The state opposition has lashed out at Local Health District plans to close the children’s ward at Murwillumbah Hospital, after LHD head Chris Crawford flagged the plan in a consultation paper yesterday.
And a local doctor has joined the chorus of disbelief and disapproval, saying the LHD’s proposed alternative is not medically appropriate.
Mr Crawford said that improved medicines and vaccines, together with a new paediatrics room attached to the hospital’s emergency department, had seen steadily dropping admissions to the children’s ward.
‘With new drugs, immunisation and new techniques for treating children… a lot fewer children are now being admitted to hospital,’ Mr Crawford told APN Media yesterday.
‘You can deal with childhood illnesses at home through use of drugs, or though a short attendance at emergency departments or going to your local GP,’ he added.
But Mr Crawford admitted that there is only room for one child in the paediatrics room, adding other children could be treated in the emergency department.
The plan has drawn the ire of the shadow minister for the north coast, Walt Secord, and Labor’s candidate for Tweed, Ron Goodman.
In upper house question time yesterday Mr Secord asked the leader of government in the Legislative Council, Michael Gallacher, ‘in light of the $3 billion in cuts to health in NSW, will you confirm that the Northern NSW Health District this morning met with staff and announced that they had plans to close the children’s ward at Murwillumbah Hospital?’
Mr Secord told ABC radio this morning that when he raised the issue, ‘parliamentary secretary Melinda Pavey heckled and shouted… but at no point did anybody defend or even argue the point for the hospital’.
He said in a media release, ‘this is what happens when a state government rips $3 billion out of the health system: they close medical wards’.
Murwillumbah doctor Doug Warne said this morning that the real reason that numbers were dropping was that the pediatric nurses employed to look after children on the ward were reassigned during quiet times, meaning that when children needed to be admitted at short notice there was no on to look after them.
‘At the moment there is a pediatric nurse that needs to be available and is paid to be on call to cover the ward,’ he told ABC radio.
‘What’s happened recently is that nurse has been asked to work in adult sections of the ward and on surgical wards. Because they want to save money by doing that, when we try to admit a child we’re told “no, the nurse is working in surgical ward and we can’t remove her from there”.’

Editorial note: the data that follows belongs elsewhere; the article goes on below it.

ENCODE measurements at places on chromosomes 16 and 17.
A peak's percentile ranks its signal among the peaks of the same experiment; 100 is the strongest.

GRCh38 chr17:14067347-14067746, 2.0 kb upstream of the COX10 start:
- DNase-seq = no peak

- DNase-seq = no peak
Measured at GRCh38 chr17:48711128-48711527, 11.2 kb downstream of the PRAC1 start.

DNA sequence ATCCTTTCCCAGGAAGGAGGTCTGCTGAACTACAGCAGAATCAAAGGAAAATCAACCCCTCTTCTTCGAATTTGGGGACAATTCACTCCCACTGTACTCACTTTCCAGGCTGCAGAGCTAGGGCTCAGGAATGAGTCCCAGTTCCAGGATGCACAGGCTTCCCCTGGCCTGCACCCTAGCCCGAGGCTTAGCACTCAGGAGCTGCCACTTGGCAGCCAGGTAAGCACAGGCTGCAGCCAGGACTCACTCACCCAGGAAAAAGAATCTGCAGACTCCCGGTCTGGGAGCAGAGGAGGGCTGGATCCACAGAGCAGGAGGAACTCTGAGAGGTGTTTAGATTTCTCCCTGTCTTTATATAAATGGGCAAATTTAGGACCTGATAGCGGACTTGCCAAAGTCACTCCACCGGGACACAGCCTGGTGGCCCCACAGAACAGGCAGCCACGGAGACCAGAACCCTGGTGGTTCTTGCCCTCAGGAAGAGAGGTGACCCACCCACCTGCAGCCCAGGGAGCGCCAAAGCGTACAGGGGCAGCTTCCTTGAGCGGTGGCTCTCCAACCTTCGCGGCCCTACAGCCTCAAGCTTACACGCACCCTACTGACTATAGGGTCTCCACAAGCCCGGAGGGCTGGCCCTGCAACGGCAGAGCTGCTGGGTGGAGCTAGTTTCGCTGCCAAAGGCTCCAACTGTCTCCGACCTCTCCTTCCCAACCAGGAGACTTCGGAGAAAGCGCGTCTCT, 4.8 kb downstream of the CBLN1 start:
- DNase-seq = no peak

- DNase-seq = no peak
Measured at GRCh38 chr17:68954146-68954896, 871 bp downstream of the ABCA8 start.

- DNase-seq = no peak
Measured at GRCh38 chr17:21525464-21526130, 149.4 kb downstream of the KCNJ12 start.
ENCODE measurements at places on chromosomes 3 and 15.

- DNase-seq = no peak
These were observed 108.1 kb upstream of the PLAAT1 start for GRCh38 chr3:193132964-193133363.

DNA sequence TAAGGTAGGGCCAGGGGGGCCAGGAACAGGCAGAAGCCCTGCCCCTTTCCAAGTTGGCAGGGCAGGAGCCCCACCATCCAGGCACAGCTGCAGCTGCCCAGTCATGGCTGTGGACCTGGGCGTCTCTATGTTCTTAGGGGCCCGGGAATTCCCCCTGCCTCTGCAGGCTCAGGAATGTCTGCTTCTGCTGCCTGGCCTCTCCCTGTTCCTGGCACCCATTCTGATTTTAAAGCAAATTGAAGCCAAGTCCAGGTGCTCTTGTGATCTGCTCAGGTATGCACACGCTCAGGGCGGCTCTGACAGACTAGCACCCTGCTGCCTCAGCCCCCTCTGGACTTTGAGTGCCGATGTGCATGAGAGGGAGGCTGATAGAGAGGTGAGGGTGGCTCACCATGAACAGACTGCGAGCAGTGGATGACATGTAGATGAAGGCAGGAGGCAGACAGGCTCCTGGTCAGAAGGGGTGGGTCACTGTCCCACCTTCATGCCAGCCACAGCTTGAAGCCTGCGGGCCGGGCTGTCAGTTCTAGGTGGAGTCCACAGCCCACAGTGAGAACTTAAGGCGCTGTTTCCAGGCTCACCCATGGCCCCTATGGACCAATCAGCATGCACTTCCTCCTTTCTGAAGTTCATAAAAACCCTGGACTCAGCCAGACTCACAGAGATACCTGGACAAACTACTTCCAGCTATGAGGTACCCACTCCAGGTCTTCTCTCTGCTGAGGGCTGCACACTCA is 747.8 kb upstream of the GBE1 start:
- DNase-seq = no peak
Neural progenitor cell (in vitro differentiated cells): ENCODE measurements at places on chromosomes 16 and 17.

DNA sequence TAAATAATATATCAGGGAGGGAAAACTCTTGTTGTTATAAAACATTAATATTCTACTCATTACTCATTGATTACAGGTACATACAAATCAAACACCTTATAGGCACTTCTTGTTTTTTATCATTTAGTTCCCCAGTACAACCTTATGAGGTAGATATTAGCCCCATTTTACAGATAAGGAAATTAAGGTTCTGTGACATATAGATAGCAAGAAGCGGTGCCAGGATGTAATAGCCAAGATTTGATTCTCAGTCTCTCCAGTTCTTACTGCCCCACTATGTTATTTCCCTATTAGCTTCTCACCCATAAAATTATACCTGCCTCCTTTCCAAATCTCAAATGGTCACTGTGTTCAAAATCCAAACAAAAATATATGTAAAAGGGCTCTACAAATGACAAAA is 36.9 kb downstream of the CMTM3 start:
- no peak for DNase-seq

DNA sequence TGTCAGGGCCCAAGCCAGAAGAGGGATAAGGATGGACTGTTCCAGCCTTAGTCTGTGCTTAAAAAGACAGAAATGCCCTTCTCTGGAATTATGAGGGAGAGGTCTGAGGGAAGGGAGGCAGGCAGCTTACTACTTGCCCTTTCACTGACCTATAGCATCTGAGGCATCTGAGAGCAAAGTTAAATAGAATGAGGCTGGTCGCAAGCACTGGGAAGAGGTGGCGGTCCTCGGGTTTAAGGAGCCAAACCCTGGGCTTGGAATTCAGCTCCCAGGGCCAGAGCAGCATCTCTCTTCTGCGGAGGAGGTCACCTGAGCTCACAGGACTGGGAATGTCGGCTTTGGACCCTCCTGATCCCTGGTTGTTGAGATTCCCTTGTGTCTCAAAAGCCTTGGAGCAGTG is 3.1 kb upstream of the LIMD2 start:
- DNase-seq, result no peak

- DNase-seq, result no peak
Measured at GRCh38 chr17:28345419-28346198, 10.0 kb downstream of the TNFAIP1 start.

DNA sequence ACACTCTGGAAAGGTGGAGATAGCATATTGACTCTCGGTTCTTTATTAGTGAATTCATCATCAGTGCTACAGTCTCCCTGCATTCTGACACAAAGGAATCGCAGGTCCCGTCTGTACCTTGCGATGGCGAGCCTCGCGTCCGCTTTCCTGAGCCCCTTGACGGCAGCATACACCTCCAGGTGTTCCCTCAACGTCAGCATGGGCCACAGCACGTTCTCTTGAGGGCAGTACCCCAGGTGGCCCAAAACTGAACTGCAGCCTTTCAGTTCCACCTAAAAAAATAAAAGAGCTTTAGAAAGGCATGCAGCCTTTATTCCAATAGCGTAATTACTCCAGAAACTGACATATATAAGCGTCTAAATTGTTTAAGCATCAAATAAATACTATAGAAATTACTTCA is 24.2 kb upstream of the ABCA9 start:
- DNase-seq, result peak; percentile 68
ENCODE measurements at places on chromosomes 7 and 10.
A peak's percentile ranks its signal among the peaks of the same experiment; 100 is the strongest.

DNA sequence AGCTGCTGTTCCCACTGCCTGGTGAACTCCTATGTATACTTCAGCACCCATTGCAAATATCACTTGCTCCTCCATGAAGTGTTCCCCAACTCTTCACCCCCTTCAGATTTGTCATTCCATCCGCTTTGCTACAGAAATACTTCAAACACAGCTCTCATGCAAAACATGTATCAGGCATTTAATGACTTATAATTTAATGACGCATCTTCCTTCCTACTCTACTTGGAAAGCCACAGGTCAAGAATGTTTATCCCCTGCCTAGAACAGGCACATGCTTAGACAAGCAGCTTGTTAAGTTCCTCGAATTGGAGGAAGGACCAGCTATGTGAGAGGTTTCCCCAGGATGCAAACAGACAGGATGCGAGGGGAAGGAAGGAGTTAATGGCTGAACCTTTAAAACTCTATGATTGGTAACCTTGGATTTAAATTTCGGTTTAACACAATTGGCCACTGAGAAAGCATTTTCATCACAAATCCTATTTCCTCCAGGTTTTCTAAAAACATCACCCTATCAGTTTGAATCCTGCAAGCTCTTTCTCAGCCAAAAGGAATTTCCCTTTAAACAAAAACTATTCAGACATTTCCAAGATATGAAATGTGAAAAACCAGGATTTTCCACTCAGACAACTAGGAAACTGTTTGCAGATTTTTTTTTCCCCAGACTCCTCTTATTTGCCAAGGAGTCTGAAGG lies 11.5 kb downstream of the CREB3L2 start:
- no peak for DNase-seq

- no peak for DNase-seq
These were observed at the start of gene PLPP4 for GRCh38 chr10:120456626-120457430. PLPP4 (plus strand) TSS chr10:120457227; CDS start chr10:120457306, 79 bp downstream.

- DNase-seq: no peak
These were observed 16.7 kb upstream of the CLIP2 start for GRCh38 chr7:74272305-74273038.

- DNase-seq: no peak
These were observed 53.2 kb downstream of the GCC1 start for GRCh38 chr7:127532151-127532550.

Dr Warne said doctors were called to a meeting to discuss the issue with health district bureaucrats ‘at two days’ notice’ and were only given copies of the planning paper at the meeting ‘despite requesting to see it beforehand’.
He added that the busy doctors were given just two weeks to respond to the proposal, which they must do by this coming Friday.
Dr Warne said half a million dollars had been donated to the ward by the community over the years, making it into ‘a better facility than the children’s ward at Tweed Hospital’.
He said the planning paper ‘didn’t even have those figures [of declining admissions] in it, so it wasn’t particularly impressive’.
‘To close the ward for the very small amounts of money they’re proposing to save really doesn’t make any sense, he said.
He added that the ‘pediatric room’ in the hospital’s emergency department was inadequate and an unsuitable environment for children.
‘It’s an outlandish suggestion. It’s really just hanging a few mobiles above a bed. At the moment our ED has the ability to monitor a child for four hours or so to see if they stabilise… and this is all that they’re proposing.
‘The emergency department at Murwillumbah and the director at Tweed have dismissed that proposal out of hand. They’re not trained to admit and look after sick children, they’re trained to assess and undertake interventions to make them better over a short period.’
‘And it’s a very inappropriate place for a young person to be, in an emergency department with potentially violent things, drunken things, lots of adults,’ he said.
Labor’s candidate for Tweed, Ron Goodman described plan to close the ward as ‘a vile betrayal of the families of the Tweed region’.
‘On the heels of Geoff Provest’s plan to charge for parking at Tweed Hospital, now children from Murwillumbah and surrounds will be forced to travel to Tweed Hospital for treatment.
‘This will put more pressure on Tweed Hospital and particularly on the families who will need to travel further for treatment for their children.
‘On top of that, if Mr Provest gets his way they will pay Sydney-style private carpark fees when they get there.’
Mr Goodman called on Mr Provest and his National Party colleagues to honour the promise he made in 2008 in front of thousands of people rallying to support Murwillumbah Hospital.